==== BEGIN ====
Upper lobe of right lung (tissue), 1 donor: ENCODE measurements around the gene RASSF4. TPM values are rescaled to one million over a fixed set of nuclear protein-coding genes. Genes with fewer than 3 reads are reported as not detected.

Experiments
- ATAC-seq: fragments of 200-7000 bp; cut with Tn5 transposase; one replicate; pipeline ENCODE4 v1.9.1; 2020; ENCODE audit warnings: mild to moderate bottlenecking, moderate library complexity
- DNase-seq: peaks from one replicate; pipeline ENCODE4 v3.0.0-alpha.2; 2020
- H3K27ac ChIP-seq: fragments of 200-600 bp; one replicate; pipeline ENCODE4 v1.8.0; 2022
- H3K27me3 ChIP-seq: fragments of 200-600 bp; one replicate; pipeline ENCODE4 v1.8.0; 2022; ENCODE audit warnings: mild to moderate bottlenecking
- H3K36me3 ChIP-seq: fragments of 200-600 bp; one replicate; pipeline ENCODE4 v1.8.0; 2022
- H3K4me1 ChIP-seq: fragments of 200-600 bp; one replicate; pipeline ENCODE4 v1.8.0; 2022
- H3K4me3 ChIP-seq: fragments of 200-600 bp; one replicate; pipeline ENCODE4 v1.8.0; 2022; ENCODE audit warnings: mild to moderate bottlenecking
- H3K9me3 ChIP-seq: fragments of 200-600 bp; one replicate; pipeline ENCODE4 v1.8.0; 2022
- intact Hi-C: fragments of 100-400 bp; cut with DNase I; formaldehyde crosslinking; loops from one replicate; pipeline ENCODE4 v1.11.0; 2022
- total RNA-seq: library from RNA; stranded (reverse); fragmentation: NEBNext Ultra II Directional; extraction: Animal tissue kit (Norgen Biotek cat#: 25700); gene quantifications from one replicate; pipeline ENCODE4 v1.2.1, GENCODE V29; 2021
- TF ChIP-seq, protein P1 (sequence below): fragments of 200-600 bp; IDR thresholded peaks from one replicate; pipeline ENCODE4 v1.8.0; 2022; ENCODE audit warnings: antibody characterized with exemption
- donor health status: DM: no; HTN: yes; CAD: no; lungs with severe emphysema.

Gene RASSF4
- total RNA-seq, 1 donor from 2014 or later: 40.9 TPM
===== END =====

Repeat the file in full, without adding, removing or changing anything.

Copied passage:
Upper lobe of right lung (tissue), 1 donor: ENCODE measurements around the gene RASSF4. TPM values are rescaled to one million over a fixed set of nuclear protein-coding genes. Genes with fewer than 3 reads are reported as not detected.

Experiments
- ATAC-seq: fragments of 200-7000 bp; cut with Tn5 transposase; one replicate; pipeline ENCODE4 v1.9.1; 2020; ENCODE audit warnings: mild to moderate bottlenecking, moderate library complexity
- DNase-seq: peaks from one replicate; pipeline ENCODE4 v3.0.0-alpha.2; 2020
- H3K27ac ChIP-seq: fragments of 200-600 bp; one replicate; pipeline ENCODE4 v1.8.0; 2022
- H3K27me3 ChIP-seq: fragments of 200-600 bp; one replicate; pipeline ENCODE4 v1.8.0; 2022; ENCODE audit warnings: mild to moderate bottlenecking
- H3K36me3 ChIP-seq: fragments of 200-600 bp; one replicate; pipeline ENCODE4 v1.8.0; 2022
- H3K4me1 ChIP-seq: fragments of 200-600 bp; one replicate; pipeline ENCODE4 v1.8.0; 2022
- H3K4me3 ChIP-seq: fragments of 200-600 bp; one replicate; pipeline ENCODE4 v1.8.0; 2022; ENCODE audit warnings: mild to moderate bottlenecking
- H3K9me3 ChIP-seq: fragments of 200-600 bp; one replicate; pipeline ENCODE4 v1.8.0; 2022
- intact Hi-C: fragments of 100-400 bp; cut with DNase I; formaldehyde crosslinking; loops from one replicate; pipeline ENCODE4 v1.11.0; 2022
- total RNA-seq: library from RNA; stranded (reverse); fragmentation: NEBNext Ultra II Directional; extraction: Animal tissue kit (Norgen Biotek cat#: 25700); gene quantifications from one replicate; pipeline ENCODE4 v1.2.1, GENCODE V29; 2021
- TF ChIP-seq, protein P1 (sequence below): fragments of 200-600 bp; IDR thresholded peaks from one replicate; pipeline ENCODE4 v1.8.0; 2022; ENCODE audit warnings: antibody characterized with exemption
- donor health status: DM: no; HTN: yes; CAD: no; lungs with severe emphysema.

Gene RASSF4
- total RNA-seq, 1 donor from 2014 or later: 40.9 TPM